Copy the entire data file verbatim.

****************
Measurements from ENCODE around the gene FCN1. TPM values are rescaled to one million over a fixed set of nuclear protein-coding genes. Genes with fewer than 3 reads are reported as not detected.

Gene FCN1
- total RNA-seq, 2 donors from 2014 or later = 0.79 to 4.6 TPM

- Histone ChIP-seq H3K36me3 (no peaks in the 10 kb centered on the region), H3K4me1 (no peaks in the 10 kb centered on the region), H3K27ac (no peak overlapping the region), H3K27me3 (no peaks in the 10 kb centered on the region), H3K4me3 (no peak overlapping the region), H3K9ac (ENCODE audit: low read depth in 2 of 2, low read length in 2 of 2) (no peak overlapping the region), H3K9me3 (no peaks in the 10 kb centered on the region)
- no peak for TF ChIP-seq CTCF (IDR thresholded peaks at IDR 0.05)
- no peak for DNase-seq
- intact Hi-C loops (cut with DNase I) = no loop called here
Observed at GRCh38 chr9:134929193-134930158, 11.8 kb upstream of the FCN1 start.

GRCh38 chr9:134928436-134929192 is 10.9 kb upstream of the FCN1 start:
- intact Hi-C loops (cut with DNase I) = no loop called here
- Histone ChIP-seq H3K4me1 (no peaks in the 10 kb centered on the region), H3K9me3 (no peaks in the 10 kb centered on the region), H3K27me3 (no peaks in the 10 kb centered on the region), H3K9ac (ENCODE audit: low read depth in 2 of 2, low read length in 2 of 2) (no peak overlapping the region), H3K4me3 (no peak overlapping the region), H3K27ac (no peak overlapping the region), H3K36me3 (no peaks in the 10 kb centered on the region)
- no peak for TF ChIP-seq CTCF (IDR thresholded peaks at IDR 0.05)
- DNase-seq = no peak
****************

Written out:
Measurements from ENCODE around the gene FCN1. TPM values are rescaled to one million over a fixed set of nuclear protein-coding genes. Genes with fewer than 3 reads are reported as not detected.

Gene FCN1
- total RNA-seq, 2 donors from 2014 or later = 0.79 to 4.6 TPM

- Histone ChIP-seq H3K36me3 (no peaks in the 10 kb centered on the region), H3K4me1 (no peaks in the 10 kb centered on the region), H3K27ac (no peak overlapping the region), H3K27me3 (no peaks in the 10 kb centered on the region), H3K4me3 (no peak overlapping the region), H3K9ac (ENCODE audit: low read depth in 2 of 2, low read length in 2 of 2) (no peak overlapping the region), H3K9me3 (no peaks in the 10 kb centered on the region)
- no peak for TF ChIP-seq CTCF (IDR thresholded peaks at IDR 0.05)
- no peak for DNase-seq
- intact Hi-C loops (cut with DNase I) = no loop called here
Observed at GRCh38 chr9:134929193-134930158, 11.8 kb upstream of the FCN1 start.

GRCh38 chr9:134928436-134929192 is 10.9 kb upstream of the FCN1 start:
- intact Hi-C loops (cut with DNase I) = no loop called here
- Histone ChIP-seq H3K4me1 (no peaks in the 10 kb centered on the region), H3K9me3 (no peaks in the 10 kb centered on the region), H3K27me3 (no peaks in the 10 kb centered on the region), H3K9ac (ENCODE audit: low read depth in 2 of 2, low read length in 2 of 2) (no peak overlapping the region), H3K4me3 (no peak overlapping the region), H3K27ac (no peak overlapping the region), H3K36me3 (no peaks in the 10 kb centered on the region)
- no peak for TF ChIP-seq CTCF (IDR thresholded peaks at IDR 0.05)
- DNase-seq = no peak